When I gave myself permission to ask the first question, I opened a way of thinking that I could not rebottle. In some ways, I feel like I rubbed a lamp and out popped the magic question asking genie, a genie with unlimited questions. Once I realized that the first question only added depth and richness to the journey of my life, I grew to love the questions. I realized that the unknown was not bad. I came to believe that the beauty of the journey of life was actually more fully known in the doubts and struggles.

As the one in the midst of the deconstructed way of life, I have never felt threatening. I have, however, quickly discovered that my journey makes others very uncomfortable. I will have more words about this particular part of the journey tomorrow, but what I need to say today is that I’m not finished. I’m not even close to being “deconstructed.” So, dear ones that are confused and concerned, hold on tight.

At the very heart of every good question asker is the deep desire to fully engage. When we stop living from the posture of individual containers in a segregated life and intentionally chose to move into integrated and holistic living, we change. Our entire outlook on growth and humanity and spirit and our physical bodies and our mental health begin to align in ways that can be absolutely uncomfortable for those that have chosen to live from multiple bucket. For me, deconstruction has literally wrecked the ability to keep a particular issue, idea or belief in its own compartmentalized thought container. And while this intentional shift has been so life giving, it has disrupted all of the things.

I can no longer see things that were once very right and wrong or black and white as anything but gray. When I apply that to the ways that I have always operated, it causes an immediate shift in priorities. This way of thinking has moved me into spaces of wonderful doubt and loving embracing. It has pushed me to call out injustice and oppression that I would have never acknowledged for fear of displaying spiritually wrong thought. It has even required that I reframe the “biggies” of life like parenting and marriage and friendship. I think it is safe to say that I am (at least) middle aged. At 45, I’m confident that I have lived long enough to have my own experiences and understanding, yet separating from ‘others’ thoughts, and fully embracing the reality that I have the ability to frame my life through my own lens and belief system, is still new ground for me.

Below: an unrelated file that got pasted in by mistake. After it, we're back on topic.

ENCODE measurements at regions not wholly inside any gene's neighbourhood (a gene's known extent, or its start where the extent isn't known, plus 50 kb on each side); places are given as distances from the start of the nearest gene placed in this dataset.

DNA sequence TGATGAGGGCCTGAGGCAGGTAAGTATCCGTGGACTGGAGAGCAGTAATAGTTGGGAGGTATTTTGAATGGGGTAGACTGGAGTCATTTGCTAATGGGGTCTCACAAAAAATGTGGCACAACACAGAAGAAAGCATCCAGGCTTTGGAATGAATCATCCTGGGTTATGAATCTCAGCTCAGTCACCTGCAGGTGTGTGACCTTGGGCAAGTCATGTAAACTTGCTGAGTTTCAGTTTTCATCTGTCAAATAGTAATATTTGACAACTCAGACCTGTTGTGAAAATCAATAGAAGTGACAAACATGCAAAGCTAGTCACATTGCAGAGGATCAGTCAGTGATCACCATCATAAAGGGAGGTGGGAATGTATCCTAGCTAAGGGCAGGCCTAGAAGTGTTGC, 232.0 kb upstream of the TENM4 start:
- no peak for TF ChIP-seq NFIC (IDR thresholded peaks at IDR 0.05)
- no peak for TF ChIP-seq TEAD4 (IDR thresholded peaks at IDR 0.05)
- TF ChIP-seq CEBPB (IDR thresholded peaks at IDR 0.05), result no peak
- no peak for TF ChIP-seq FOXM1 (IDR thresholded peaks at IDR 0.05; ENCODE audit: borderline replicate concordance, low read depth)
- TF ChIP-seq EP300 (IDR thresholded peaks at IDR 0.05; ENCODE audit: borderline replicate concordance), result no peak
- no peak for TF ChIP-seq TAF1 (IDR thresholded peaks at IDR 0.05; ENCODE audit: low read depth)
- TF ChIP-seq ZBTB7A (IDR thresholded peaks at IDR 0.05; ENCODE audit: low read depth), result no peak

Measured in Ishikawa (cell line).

What does this mean? Why does this matter? It matters because this is only the beginning. Deconstruction is merely the jumping off point. I like to think that much of my current state of existence is the a mid-air flight of a big fearless leap. Sure, your stomach is in your throat some days. Of course, there is a fear of sticking the landing without over-rotating or belly flopping. These are the very normal life experiences of risk. But what I have found is that the adventure of the decision to jump – the thrill of running to the edge – the moment of bravery that launches your life in a no take-backs kind of way, is simply glorious. There is absolutely no way to stop deconstruction. If I am honest, why would I want to? If deconstruction is an open handed question asking life, I’m here for it. I’m all in for all the things. I’m ready to live the rest of my life asking the questions that wreck the status quo and require me to know MY very own reason for belief and being.